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For 30 years, U.S. food and nutrition scientists and policymakers concerned with food and nutrition haveexplored the possibility of making the human right to food (HRF) the moral and legal cornerstone of U.S.domestic and international initiatives in this area. The U.S. government has consistently opposed formalright-to-food legislation, labeling it as overly burdensome and inconsistent with constitutional law. Incontrast, anti-hunger advocates have favored a rights-based framework as a way to hold governmentaccountable for improving the nutritional situation of its poorest citizens and for saving lives andpreventing malnutrition in developing countries. The U.S. government has continually expanded food andnutrition assistance at home and abroad, but not within a human rights framework. What might a humanrights perspective add, and what are the continuing rationales of the opposition? Using as touchstonesU.S. government and nongovernmental organization (NGO) testimonies from the 1976 Right to FoodResolution congressional debate and the 1996 World Food Summit, which featured U.S. opposition toHRF language, the U.S. government and NGO HRF positions are traced from 1976 to 2006. Qualitativeanalyses of historical policy position papers, testimonies, research reports, and the popular nutritionliterature are used to evaluate how human rights and the HRF—as framing and rhetoric—have influencednutrition policy, public and official understanding, and outreach. In this documentation process, we alsointegrate information from the wider “human rights” positions of the food-and-nutrition advocacycommunity, including Food First, Bread for the World, the Food Research and Action Center, thecommunity food security movement, and charitable food assistance agencies, to demonstrate where thesedifferent advocacy agents, organizations, and agendas fit in this process of advancing a HRF sensibility.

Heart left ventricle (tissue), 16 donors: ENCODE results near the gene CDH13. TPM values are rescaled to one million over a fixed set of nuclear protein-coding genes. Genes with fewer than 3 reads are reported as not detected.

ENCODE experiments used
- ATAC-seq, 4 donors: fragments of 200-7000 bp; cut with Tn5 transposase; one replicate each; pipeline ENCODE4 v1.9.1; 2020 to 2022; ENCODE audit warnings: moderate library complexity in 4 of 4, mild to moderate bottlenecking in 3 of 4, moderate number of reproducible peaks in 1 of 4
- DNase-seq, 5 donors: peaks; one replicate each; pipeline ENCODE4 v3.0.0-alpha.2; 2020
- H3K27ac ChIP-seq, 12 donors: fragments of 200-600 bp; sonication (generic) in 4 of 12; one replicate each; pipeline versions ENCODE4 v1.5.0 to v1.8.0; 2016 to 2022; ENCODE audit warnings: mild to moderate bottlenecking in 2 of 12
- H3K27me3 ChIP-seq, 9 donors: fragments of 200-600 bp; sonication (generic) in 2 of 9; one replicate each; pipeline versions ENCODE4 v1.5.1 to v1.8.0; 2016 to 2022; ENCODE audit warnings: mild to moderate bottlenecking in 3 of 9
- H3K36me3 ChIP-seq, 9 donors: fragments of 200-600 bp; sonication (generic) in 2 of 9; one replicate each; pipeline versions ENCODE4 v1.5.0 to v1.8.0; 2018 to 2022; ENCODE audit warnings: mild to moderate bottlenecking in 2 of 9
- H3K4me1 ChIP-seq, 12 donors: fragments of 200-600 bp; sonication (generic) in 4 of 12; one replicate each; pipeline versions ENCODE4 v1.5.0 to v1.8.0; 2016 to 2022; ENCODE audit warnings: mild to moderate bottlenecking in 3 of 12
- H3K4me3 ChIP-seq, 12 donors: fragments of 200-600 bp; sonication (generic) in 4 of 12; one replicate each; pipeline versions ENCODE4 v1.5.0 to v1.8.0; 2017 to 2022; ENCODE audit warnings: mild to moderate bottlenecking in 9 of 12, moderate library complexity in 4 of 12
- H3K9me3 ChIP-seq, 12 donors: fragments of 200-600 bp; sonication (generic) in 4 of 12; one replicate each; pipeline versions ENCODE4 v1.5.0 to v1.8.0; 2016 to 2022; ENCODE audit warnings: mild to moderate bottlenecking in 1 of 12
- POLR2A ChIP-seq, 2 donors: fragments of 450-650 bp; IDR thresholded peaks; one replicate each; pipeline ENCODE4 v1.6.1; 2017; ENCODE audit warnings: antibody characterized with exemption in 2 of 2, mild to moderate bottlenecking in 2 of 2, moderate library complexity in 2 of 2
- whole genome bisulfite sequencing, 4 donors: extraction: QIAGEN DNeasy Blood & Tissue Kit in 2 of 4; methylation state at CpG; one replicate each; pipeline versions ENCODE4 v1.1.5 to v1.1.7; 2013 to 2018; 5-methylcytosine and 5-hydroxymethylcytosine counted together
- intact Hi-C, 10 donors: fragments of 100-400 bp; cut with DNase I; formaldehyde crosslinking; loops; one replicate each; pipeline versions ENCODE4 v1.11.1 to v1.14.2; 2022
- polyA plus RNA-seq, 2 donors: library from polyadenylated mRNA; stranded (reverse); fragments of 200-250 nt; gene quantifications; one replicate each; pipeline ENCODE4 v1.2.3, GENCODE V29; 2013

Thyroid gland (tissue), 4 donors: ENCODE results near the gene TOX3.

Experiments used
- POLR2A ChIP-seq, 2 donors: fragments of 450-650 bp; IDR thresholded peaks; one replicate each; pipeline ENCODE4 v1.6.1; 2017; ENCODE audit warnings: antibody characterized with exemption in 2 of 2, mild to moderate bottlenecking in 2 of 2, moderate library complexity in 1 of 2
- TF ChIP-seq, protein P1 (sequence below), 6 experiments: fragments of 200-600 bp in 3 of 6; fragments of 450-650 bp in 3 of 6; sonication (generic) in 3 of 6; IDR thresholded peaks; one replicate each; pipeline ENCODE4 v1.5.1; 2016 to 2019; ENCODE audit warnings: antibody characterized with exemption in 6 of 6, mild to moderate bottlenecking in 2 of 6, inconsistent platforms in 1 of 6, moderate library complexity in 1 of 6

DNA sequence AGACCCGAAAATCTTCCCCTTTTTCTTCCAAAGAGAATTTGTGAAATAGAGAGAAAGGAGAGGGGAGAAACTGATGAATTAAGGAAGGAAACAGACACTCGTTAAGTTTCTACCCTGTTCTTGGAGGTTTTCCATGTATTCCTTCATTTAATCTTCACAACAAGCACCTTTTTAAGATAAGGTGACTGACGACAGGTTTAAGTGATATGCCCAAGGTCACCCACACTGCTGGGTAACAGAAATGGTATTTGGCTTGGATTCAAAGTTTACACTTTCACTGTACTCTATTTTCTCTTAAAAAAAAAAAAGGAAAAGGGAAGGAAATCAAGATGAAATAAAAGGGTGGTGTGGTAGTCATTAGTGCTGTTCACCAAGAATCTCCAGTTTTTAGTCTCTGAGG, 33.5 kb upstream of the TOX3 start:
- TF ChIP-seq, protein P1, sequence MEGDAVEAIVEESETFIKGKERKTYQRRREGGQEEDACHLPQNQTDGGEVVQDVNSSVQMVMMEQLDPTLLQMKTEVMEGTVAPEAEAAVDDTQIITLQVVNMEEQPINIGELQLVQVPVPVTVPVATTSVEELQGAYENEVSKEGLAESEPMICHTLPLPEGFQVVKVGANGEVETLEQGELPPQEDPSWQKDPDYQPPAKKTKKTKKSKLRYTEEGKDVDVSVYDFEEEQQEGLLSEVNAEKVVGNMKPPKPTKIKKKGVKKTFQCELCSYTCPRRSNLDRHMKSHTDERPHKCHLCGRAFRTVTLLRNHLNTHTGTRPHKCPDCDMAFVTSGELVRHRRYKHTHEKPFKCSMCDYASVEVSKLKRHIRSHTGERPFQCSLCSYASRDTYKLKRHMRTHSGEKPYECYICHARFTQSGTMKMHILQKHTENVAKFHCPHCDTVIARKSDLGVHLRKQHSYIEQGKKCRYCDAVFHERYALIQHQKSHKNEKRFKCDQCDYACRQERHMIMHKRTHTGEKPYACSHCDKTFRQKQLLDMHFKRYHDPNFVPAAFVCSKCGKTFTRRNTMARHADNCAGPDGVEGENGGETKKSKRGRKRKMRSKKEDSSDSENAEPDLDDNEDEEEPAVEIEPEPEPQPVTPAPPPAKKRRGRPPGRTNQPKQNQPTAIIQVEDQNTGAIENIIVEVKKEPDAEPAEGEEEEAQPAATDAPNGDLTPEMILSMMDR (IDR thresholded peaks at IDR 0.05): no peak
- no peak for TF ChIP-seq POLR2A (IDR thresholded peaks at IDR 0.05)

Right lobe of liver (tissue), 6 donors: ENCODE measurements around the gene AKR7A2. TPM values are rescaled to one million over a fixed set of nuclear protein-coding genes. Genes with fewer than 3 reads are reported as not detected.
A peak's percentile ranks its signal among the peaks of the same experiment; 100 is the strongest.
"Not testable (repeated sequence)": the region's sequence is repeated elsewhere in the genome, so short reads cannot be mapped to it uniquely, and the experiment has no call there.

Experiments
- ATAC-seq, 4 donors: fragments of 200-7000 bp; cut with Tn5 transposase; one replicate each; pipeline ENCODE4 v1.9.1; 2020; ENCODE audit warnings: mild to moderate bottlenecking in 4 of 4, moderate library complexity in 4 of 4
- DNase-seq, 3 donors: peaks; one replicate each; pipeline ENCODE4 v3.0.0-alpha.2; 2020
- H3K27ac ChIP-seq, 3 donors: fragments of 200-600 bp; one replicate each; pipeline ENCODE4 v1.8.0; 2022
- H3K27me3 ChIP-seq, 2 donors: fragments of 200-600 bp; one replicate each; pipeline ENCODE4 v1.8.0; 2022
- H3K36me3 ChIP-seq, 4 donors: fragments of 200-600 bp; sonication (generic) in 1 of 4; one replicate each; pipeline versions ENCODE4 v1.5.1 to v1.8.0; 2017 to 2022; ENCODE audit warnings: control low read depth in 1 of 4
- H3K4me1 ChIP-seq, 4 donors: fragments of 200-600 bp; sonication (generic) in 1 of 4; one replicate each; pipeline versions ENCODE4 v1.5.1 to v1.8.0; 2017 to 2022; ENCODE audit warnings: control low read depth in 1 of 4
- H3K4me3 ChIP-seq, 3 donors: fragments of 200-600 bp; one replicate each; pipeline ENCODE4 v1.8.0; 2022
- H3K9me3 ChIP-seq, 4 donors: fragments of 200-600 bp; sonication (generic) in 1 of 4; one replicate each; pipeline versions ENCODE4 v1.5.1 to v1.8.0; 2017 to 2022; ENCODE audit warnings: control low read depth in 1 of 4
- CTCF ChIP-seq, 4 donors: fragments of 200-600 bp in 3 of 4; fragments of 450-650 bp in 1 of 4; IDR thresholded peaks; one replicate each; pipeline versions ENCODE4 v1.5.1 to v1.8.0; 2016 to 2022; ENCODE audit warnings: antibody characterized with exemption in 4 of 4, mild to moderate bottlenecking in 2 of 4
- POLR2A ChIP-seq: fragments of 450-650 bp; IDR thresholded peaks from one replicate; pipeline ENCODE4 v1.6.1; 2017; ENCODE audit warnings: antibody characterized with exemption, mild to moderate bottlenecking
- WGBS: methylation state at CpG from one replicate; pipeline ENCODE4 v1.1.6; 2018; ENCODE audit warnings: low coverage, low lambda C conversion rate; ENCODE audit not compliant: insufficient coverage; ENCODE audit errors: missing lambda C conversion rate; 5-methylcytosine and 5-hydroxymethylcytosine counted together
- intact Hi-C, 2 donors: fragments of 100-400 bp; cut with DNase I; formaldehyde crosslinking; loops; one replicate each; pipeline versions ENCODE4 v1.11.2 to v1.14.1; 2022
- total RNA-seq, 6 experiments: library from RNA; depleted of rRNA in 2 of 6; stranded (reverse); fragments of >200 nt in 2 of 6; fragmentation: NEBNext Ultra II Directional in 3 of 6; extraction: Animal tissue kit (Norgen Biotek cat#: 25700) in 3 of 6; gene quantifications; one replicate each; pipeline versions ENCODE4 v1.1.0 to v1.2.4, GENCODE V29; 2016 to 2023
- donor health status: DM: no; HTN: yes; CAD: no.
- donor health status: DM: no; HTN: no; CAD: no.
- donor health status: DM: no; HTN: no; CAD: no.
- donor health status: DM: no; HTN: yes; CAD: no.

Keywords: Food policy ; human rights ; right to food ; malnutrition ; social welfare ; United States

Subject(s): Food Security and Poverty

Issue Date: 2007

Publication Type: Working or Discussion Paper

PURL Identifier:

Total Pages: 40

Series Statement: IFPRI Discussion Paper


Record appears in: CGIAR > International Food Policy Research Institute (IFPRI) > IFPRI Discussion Papers

Autor: Messer, Ellen ; Cohen, Marc J.


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